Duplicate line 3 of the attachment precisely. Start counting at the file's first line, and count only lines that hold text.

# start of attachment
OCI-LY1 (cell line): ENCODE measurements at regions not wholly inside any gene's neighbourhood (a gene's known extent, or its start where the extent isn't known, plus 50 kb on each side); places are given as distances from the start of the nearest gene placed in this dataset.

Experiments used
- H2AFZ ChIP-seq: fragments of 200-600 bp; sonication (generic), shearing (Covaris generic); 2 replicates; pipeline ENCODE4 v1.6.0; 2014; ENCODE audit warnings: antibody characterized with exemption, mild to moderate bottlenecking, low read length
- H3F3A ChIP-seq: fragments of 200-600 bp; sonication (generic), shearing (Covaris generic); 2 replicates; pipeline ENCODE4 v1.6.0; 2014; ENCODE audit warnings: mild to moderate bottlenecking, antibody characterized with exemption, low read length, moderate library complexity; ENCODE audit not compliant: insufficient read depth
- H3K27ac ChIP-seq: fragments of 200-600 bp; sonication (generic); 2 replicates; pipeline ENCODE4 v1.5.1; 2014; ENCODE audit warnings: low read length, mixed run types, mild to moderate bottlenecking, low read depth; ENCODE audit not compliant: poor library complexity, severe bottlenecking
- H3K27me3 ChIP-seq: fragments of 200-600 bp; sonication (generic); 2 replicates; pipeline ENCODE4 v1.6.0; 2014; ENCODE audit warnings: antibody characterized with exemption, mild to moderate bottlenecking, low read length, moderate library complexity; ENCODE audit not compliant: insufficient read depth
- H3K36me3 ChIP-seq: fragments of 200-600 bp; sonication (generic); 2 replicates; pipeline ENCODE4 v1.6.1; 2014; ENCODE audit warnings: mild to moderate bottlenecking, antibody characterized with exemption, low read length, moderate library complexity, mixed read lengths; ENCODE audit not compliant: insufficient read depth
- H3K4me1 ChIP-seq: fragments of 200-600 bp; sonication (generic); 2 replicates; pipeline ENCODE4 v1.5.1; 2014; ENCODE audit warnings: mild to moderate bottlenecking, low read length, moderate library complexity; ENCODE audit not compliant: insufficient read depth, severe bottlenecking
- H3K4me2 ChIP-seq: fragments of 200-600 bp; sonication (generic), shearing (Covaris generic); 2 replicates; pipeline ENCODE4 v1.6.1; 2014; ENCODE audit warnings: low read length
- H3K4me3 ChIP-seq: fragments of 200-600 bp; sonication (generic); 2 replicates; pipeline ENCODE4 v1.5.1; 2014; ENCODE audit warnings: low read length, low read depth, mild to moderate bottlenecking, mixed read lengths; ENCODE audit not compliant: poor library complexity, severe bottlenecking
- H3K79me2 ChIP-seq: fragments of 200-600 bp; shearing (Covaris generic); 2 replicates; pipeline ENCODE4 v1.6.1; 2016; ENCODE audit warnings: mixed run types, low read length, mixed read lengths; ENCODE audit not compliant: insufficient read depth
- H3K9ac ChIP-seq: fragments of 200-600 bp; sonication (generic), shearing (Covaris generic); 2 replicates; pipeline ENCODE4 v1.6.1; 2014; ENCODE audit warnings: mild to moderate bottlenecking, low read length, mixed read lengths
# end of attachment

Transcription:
- H2AFZ ChIP-seq: fragments of 200-600 bp; sonication (generic), shearing (Covaris generic); 2 replicates; pipeline ENCODE4 v1.6.0; 2014; ENCODE audit warnings: antibody characterized with exemption, mild to moderate bottlenecking, low read length